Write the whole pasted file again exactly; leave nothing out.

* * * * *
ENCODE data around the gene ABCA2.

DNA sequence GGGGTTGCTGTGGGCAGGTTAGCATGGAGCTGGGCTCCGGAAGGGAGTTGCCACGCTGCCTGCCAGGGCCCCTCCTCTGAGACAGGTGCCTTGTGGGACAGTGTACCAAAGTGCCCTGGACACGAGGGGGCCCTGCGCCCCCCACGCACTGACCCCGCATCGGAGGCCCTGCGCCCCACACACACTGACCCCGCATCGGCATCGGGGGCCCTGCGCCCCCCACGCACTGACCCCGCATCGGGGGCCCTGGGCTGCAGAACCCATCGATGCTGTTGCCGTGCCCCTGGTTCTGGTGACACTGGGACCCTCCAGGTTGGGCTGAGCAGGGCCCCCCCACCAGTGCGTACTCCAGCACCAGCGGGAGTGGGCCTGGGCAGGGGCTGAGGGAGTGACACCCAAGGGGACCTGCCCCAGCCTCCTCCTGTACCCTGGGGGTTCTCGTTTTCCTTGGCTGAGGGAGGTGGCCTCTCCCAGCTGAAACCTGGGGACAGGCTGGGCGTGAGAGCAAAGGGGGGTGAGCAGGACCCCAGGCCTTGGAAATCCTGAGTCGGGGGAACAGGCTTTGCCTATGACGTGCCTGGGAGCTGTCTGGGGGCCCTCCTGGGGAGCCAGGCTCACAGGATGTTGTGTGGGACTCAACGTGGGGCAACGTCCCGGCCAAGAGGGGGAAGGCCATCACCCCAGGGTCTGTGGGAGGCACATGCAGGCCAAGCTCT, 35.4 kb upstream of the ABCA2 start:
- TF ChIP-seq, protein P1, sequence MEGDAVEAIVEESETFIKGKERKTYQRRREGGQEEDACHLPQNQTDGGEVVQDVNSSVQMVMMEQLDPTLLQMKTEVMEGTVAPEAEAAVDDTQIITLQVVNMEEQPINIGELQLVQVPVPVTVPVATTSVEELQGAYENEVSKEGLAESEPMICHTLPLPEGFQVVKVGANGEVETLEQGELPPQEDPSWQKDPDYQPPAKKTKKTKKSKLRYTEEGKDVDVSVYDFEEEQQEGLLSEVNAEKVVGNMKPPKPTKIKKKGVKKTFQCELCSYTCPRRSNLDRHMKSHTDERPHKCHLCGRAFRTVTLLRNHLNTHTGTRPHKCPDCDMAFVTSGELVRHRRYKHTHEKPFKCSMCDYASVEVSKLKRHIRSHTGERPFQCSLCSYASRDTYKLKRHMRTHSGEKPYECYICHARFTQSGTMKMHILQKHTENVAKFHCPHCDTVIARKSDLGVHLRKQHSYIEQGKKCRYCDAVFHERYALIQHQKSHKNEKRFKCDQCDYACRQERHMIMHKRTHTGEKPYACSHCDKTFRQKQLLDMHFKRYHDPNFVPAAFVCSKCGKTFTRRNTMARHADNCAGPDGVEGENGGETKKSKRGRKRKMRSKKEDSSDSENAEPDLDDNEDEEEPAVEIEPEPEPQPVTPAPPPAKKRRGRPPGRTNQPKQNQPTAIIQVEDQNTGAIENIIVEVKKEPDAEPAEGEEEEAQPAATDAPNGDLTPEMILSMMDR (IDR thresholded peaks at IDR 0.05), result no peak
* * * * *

ENCODE data around the gene ABCA2.

DNA sequence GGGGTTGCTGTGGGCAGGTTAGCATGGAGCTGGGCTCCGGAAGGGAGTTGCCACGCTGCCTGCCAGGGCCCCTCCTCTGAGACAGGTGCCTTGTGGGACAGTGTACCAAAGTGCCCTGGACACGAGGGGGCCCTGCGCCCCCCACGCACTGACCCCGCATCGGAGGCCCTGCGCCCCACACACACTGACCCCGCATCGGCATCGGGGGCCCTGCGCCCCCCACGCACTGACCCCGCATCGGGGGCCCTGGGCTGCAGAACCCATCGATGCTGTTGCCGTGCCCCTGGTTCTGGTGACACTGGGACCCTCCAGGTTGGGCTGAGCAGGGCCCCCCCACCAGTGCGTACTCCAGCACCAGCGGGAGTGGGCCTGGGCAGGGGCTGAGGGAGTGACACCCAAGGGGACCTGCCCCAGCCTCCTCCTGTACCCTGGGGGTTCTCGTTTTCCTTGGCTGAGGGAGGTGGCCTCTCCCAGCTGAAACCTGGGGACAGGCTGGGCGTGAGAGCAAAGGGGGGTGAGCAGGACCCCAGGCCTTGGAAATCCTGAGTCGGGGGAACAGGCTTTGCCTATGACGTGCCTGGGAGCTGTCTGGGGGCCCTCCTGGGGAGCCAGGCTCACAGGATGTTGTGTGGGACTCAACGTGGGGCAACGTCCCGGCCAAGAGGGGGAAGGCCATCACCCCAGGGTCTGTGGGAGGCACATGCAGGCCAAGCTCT, 35.4 kb upstream of the ABCA2 start:
- TF ChIP-seq, protein P1, sequence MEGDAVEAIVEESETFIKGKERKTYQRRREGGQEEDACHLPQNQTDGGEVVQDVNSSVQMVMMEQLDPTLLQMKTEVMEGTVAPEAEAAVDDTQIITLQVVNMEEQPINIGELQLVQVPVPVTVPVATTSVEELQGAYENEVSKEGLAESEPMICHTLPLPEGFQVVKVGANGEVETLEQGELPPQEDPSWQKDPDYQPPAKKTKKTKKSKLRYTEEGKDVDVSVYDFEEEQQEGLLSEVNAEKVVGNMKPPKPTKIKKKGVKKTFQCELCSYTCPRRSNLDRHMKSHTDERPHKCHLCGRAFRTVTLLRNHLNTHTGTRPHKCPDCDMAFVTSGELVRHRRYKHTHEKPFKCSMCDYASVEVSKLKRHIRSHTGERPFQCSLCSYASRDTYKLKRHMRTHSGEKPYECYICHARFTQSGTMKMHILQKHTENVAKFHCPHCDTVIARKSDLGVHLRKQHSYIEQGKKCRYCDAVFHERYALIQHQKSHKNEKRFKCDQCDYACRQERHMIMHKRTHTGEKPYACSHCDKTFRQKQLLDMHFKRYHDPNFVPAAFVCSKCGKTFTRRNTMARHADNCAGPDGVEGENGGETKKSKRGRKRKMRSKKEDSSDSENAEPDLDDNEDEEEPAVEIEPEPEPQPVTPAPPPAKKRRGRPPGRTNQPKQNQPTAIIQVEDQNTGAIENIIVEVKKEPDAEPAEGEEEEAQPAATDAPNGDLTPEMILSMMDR (IDR thresholded peaks at IDR 0.05), result no peak